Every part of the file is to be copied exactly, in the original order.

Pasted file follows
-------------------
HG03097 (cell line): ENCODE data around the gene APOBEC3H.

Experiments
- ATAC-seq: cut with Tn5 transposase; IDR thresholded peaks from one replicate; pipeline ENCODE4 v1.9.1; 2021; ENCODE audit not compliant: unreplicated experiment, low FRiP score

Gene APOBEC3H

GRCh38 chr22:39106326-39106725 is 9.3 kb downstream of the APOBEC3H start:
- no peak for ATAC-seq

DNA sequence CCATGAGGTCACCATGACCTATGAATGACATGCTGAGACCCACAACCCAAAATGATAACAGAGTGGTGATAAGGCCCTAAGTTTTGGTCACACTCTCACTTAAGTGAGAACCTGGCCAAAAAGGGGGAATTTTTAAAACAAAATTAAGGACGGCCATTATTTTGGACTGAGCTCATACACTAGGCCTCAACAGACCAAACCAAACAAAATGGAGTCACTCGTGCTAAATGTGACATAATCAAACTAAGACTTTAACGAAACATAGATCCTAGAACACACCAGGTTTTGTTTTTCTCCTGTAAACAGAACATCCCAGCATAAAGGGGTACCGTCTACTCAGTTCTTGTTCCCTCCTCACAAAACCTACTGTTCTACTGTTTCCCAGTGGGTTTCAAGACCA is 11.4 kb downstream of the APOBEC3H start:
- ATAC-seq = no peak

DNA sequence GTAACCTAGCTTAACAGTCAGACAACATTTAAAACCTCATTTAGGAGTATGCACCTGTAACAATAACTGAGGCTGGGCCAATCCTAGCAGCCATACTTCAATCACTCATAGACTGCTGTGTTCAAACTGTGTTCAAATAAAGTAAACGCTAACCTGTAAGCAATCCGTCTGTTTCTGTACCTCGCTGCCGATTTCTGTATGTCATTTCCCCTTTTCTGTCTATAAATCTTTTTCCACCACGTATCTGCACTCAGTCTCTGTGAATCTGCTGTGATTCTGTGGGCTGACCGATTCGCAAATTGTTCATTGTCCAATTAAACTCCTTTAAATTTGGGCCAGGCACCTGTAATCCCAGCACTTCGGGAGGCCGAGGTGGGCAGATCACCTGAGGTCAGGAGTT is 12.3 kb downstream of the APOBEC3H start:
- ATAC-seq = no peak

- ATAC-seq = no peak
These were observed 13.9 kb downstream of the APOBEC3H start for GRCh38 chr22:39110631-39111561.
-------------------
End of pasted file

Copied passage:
HG03097 (cell line): ENCODE data around the gene APOBEC3H.

Experiments
- ATAC-seq: cut with Tn5 transposase; IDR thresholded peaks from one replicate; pipeline ENCODE4 v1.9.1; 2021; ENCODE audit not compliant: unreplicated experiment, low FRiP score

Gene APOBEC3H

GRCh38 chr22:39106326-39106725 is 9.3 kb downstream of the APOBEC3H start:
- no peak for ATAC-seq

DNA sequence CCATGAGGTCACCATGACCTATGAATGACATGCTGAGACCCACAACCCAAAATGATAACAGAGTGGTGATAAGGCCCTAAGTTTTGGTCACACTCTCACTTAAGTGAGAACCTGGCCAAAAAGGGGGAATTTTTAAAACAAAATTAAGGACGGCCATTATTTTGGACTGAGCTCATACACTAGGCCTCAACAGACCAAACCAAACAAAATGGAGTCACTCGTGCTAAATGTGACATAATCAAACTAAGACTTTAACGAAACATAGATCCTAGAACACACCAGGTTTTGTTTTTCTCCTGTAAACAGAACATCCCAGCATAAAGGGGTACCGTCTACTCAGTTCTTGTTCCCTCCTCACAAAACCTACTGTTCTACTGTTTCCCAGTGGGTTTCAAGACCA is 11.4 kb downstream of the APOBEC3H start:
- ATAC-seq = no peak

DNA sequence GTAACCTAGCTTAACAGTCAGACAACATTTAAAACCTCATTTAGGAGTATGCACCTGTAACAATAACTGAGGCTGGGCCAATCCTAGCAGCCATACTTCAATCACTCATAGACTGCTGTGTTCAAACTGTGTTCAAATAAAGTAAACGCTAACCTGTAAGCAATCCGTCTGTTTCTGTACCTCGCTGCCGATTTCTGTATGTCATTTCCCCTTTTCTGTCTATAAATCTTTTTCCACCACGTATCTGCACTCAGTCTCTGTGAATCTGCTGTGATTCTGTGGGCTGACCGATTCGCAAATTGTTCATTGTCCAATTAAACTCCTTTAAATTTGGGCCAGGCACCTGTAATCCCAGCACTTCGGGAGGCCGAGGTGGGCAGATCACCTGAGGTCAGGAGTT is 12.3 kb downstream of the APOBEC3H start:
- ATAC-seq = no peak

- ATAC-seq = no peak
These were observed 13.9 kb downstream of the APOBEC3H start for GRCh38 chr22:39110631-39111561.